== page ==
As we bicker over the merits of paper books versus ebooks, it's salutary to recall that widespread ownership of books is relatively new. Before industrial production, only the rich had books at home.
And before the 16th century, when works of literature were copied by hand, even the plainest tome was an article of such value that it could be used as collateral for loans.
The British Library's latest exhib- ition, The Genius of Illumination, concerns itself with the top end of publishing – the reading matter of kings. Drawing largely on its own holdings of lavishly illustrated manuscript books dating from the ninth to the 16th centuries, 154 volumes show the range of material that shaped monarchs' understanding of their role and the world at large.
Take the book, produced around 1480 for the library of Edward IV, that may well have been intended for his two young sons who later died in the Tower. Its author was a Norman knight whose tales of chivalric deeds and adventure only thinly disguise an instruction manual of military and social skills.
Or consider an earlier Edward's Secretum secretorum, produced in 1326, originally composed as a letter sent from Aristotle to his pupil Alexander the Great. Aristotle's idea was that, to rule successfully, a prince must first learn how to govern himself, and this theme runs through many of the royal books that are not bibles, prayer books or histories.
Predictably, Christian literature forms the backbone of the exhibition. Royal children would have been taught to read using Psalms – no friendly Gruffalos for them. And because psalters were used daily for personal devotion, copyists found ways of appealing to individual recipients. A psalter made for Henry VIII inserts, at a point where one would expect a picture of King David, a portrait of the middle-aged Henry, shown sitting engrossed in this very book. Taken by this conceit, Henry wrote in Latin in the margin "Note who is blessed" (ie his royal self), a casual jotting every bit as exciting to see as the exquisite workmanship of the book's anonymous artwork.
Sheer beauty, though, is the dominant reason for hurrying to this well thought-out show. The vibrant coloured inks and glowing gold leaf appear as if freshly applied, thanks to the care of successive royal librarians. And although it can feel like hard work perusing even the larger-format pages in a darkened room (how ever did the Tudors manage by candlelight?), close study pays off in fun discoveries, such as the twins Romulus and Remus, in a grandly illustrated French history of Rome, pictured as tiny babies suckling from a proud she-wolf, a passing peasant throwing up his hands in surprise.
Of course, it's only possible to show two opened pages of each volume, but here ebook technology rides to the rescue, touch screens on the wall allowing you to leaf through entire virtual books. It is here that you can spot, in an early 14th-century book of natural history, the image of a hyena (believed to live among the dead) feeding on a partially unwrapped corpse in a coffin whose lid has been mauled off. Usefully, too, you are offered the chance to compare the feel of parchment (made of unspecified animal skin) and vellum (calfskin), and watch on video a calligrapher prick out her blank page, trim her quill, and form letters in a blocky gothic font.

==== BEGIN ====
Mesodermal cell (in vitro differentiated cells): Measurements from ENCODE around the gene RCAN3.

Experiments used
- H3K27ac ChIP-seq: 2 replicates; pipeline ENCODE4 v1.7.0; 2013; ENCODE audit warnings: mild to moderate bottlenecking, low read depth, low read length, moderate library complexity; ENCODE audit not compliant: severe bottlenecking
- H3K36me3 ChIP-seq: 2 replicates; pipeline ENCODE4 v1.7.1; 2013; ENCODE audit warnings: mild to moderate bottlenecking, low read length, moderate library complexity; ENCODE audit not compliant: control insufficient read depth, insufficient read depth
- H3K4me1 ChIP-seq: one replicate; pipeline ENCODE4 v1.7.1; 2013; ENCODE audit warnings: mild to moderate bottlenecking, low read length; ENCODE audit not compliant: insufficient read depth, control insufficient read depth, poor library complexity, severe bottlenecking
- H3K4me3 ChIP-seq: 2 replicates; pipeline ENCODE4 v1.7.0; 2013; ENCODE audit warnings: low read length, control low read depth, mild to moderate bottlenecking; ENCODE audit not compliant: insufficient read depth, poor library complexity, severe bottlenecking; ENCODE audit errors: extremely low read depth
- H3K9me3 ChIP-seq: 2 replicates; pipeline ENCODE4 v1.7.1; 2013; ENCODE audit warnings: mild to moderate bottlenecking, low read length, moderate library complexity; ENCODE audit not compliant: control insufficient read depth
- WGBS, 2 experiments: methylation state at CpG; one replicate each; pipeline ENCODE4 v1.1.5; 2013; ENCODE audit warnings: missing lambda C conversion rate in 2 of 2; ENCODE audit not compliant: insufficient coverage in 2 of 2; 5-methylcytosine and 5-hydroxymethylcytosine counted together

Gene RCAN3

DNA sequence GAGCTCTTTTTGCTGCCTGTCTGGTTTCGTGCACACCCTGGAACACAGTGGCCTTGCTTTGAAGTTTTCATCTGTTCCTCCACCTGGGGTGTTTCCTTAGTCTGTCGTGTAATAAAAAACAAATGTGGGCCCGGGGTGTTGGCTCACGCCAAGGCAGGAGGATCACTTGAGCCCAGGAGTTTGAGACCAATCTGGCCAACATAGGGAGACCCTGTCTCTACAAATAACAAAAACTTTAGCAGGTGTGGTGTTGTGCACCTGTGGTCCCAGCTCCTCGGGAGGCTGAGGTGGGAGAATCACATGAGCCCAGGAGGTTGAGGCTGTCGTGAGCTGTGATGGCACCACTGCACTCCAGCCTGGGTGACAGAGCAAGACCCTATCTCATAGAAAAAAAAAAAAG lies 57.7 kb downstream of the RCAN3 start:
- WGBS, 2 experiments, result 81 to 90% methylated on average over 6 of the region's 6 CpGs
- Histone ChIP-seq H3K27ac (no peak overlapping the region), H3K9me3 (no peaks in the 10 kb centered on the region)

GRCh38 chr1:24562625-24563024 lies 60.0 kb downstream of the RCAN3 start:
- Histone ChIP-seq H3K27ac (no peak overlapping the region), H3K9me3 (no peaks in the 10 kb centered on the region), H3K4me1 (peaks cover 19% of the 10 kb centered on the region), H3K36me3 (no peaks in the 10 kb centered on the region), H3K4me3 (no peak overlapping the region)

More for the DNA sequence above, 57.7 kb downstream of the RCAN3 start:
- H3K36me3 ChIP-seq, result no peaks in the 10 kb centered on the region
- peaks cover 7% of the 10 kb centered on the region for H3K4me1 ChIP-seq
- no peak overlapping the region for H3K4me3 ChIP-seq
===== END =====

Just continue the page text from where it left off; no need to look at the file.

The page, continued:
Over the road at the Wellcome Collection, a (free) show of low-budget Mexican votive art also comes with integral captions. Commissioned from local artists by ordinary Mexicans, these thank-yous to saints take the form of small anonymous paintings, sometimes executed on tin roof tiles, depicting the moment when an individual has called on a saint for help and been delivered from disaster. (Presumably the ones whose prayers went unanswered just kept quiet.)
The 100 or so paintings dating from the 1820s to the present are collected under the title Infinitas Gracias ("endless thanks") and the effect is the graphic equivalent of a bumper edition of a red-top newspaper. Personal stories of illness, accidents, gun fights, muggings and lightning strikes are recounted in lurid detail, typically picturing the appealed-to saint hovering protectively nearby.
In 1863, when two brothers were abducted by armed gangsters and marched into a forest, their appeal to a local saint resulted in their abductors letting them go. Amusingly, though, the artist's skill extends only to the most crucial details: the blindfold, the guns, the bosky scene. The expressions on the faces of gangsters and victims are uniformly mild, verging on blank. It's just as hard not to smile in front of a retablo showing the prone figure of a man who survived falling off a wall after watching a bullfight. Luckily for him, the Virgin of Solitude took his plight seriously.
'Genius of Illumination': to 13 Mar; 'Infinitas Gracias': to 26 Feb (entry free)
Charles Darwent totally catches up with Saatchi's Gesamtkunstwerk
The blockbuster Leonardo da Vinci: Painter at the Court of Milan at the National Gallery, is open, but good luck getting in before the New Year (it's on till 5 Feb). Or check out the arresting entries for the Taylor Wessing Photographic Portrait Prize, won by an image of a girl and her guinea pig, at the National Portrait Gallery (free, until 12 Feb).Reuse content